The article below was published December 21, 2005 in the Daily Herald . Mike Davitt has been the primary voice of reason on this school board. Many school boards across Illinois are partially made up of teachers, relatives of teachers, or retired school employees. These school board members are specifically recruited by teachers' unions to serve their interests and not the taxpayers interests. Many school districts have school board biographies on their websites for your viewing pleasure. This great quote from Mike Davitt appears in the article below "We have taken more from taxpayers than they were led to believe when taxpayers went to the polls in 2002," Davitt said. "In my opinion taxpayers did not authorize a blank check referendum."
Opposition aside, levy approved
By Melissa Jenco
The Naperville Unit District 203 school board approved a $169.4 million property tax levy Tuesday but left the possibility of a tax refund on the table for future discussion.
The board voted 5-2 in favor of the levy, rejecting several requests to lower it in light of the district collecting at least $24 million more than voters expected from the 2002 referendum request.
The levy the board approved is at least $5.3 million less than it could have asked for.
Board member Mike Davitt, who voted against the levy, proposed lowering it by another $5.8 million.
"We have taken more from taxpayers than they were led to believe when taxpayers went to the polls in 2002," Davitt said. "In my opinion taxpayers did not authorize a blank check referendum."
In the public hearing portion of the meeting, the Will DuPage Taxpayers Alliance asked for a lower levy as well. The group requested that it be lowered by almost $7 million, which would put it at $162.5 million.
"Let's make a strategic value of the district to be responsible with the money not just spend," said Kevin Hausman, a member of the group. "Spending alone doesn't improve education. Let's abate money."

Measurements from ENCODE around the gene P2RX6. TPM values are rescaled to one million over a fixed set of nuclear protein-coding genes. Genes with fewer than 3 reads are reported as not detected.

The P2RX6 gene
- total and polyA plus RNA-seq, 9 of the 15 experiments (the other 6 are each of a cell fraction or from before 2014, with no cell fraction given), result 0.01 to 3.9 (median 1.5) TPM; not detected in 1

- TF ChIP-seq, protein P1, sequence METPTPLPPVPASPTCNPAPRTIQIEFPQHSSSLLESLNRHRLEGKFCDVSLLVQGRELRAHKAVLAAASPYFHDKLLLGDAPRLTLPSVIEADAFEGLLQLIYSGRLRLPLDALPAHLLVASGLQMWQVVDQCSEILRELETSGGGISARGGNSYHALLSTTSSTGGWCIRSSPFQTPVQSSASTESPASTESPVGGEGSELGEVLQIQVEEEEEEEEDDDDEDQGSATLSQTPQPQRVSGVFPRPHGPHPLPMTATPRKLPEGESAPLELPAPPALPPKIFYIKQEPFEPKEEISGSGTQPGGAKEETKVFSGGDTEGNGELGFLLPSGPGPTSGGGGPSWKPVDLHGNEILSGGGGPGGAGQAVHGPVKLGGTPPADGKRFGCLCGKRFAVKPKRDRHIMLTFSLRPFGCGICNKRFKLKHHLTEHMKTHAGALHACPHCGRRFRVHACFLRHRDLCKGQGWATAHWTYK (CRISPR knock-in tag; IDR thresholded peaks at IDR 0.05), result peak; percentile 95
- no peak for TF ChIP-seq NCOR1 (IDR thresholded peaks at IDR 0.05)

Board members have expressed concern in past meetings about the effect of lowering the levy, which would essentially mean less money in following years as well.
One of the few people to speak in favor of the levy was Naperville resident David Shaftman.
"Why give $200 back to the average household income of $80,000 … and then endure a very large and growing deficit," Shaftman said. "To me that just doesn't check."
Board President Dean Reschke, Vice President Debbie Shipley and members Suzyn Price, Susan Crotty and Gerry Cassioppi voted in favor of the levy, while Davitt and Jim Caulfield voted against it.
After the levy was approved, Cassioppi suggested a one-time refund of at least part of the district's projected $5.8 million surplus.
His proposal would refund 3.4 percent of what taxpayers paid to the district in 2005. That would mean the owner of a $300,000 home would likely receive a refund of about $143.
"I think a one-time refund of (about) $6 million … done on a refund basis allows the district to take a more balanced approach, take into account the district's fiscal needs going forward," Cassioppi said.
The board will discuss Cassioppi's proposal in February.
The board will meet again for a work session at 7 p.m. Jan. 3 and a business meeting at 7:30 p.m. Jan. 17.